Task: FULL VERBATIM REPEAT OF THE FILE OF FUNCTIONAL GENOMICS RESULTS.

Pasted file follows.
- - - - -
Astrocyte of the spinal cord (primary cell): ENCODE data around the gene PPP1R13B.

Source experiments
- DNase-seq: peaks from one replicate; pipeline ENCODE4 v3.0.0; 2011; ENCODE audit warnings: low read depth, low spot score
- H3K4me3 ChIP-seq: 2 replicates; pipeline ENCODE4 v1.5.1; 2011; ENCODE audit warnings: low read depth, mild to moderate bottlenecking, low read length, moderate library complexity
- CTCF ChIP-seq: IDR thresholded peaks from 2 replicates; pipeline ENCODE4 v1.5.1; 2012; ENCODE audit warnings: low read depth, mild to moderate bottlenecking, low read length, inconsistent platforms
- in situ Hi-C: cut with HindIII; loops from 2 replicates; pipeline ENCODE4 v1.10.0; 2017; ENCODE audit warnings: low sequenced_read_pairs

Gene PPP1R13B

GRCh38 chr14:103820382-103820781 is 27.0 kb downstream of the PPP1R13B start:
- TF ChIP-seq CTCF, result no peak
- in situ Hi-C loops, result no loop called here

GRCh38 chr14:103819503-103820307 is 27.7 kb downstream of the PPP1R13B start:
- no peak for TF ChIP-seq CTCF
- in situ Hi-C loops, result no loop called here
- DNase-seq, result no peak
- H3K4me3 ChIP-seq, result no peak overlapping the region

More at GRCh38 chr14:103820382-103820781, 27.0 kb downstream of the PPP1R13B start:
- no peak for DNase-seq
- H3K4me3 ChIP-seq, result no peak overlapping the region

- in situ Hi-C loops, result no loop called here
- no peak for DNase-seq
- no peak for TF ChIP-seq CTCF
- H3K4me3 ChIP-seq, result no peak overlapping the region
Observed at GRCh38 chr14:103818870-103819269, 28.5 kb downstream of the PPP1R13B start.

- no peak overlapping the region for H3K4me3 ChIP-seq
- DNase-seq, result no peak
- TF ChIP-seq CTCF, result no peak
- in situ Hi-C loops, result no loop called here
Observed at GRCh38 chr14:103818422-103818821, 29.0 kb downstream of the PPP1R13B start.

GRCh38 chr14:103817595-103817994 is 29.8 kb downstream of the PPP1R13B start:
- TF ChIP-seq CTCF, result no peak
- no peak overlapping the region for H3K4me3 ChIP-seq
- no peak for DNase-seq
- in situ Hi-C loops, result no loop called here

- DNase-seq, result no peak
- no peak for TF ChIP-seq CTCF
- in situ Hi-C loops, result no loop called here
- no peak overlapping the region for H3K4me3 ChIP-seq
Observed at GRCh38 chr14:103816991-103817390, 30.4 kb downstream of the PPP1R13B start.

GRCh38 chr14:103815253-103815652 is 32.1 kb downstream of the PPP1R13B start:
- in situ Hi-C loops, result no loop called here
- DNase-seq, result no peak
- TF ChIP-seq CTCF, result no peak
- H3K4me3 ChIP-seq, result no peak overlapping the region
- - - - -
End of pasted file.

Astrocyte of the spinal cord (primary cell): ENCODE data around the gene PPP1R13B.

Source experiments
- DNase-seq: peaks from one replicate; pipeline ENCODE4 v3.0.0; 2011; ENCODE audit warnings: low read depth, low spot score
- H3K4me3 ChIP-seq: 2 replicates; pipeline ENCODE4 v1.5.1; 2011; ENCODE audit warnings: low read depth, mild to moderate bottlenecking, low read length, moderate library complexity
- CTCF ChIP-seq: IDR thresholded peaks from 2 replicates; pipeline ENCODE4 v1.5.1; 2012; ENCODE audit warnings: low read depth, mild to moderate bottlenecking, low read length, inconsistent platforms
- in situ Hi-C: cut with HindIII; loops from 2 replicates; pipeline ENCODE4 v1.10.0; 2017; ENCODE audit warnings: low sequenced_read_pairs

Gene PPP1R13B

GRCh38 chr14:103820382-103820781 is 27.0 kb downstream of the PPP1R13B start:
- TF ChIP-seq CTCF, result no peak
- in situ Hi-C loops, result no loop called here

GRCh38 chr14:103819503-103820307 is 27.7 kb downstream of the PPP1R13B start:
- no peak for TF ChIP-seq CTCF
- in situ Hi-C loops, result no loop called here
- DNase-seq, result no peak
- H3K4me3 ChIP-seq, result no peak overlapping the region

More at GRCh38 chr14:103820382-103820781, 27.0 kb downstream of the PPP1R13B start:
- no peak for DNase-seq
- H3K4me3 ChIP-seq, result no peak overlapping the region

- in situ Hi-C loops, result no loop called here
- no peak for DNase-seq
- no peak for TF ChIP-seq CTCF
- H3K4me3 ChIP-seq, result no peak overlapping the region
Observed at GRCh38 chr14:103818870-103819269, 28.5 kb downstream of the PPP1R13B start.

- no peak overlapping the region for H3K4me3 ChIP-seq
- DNase-seq, result no peak
- TF ChIP-seq CTCF, result no peak
- in situ Hi-C loops, result no loop called here
Observed at GRCh38 chr14:103818422-103818821, 29.0 kb downstream of the PPP1R13B start.

GRCh38 chr14:103817595-103817994 is 29.8 kb downstream of the PPP1R13B start:
- TF ChIP-seq CTCF, result no peak
- no peak overlapping the region for H3K4me3 ChIP-seq
- no peak for DNase-seq
- in situ Hi-C loops, result no loop called here

- DNase-seq, result no peak
- no peak for TF ChIP-seq CTCF
- in situ Hi-C loops, result no loop called here
- no peak overlapping the region for H3K4me3 ChIP-seq
Observed at GRCh38 chr14:103816991-103817390, 30.4 kb downstream of the PPP1R13B start.

GRCh38 chr14:103815253-103815652 is 32.1 kb downstream of the PPP1R13B start:
- in situ Hi-C loops, result no loop called here
- DNase-seq, result no peak
- TF ChIP-seq CTCF, result no peak
- H3K4me3 ChIP-seq, result no peak overlapping the region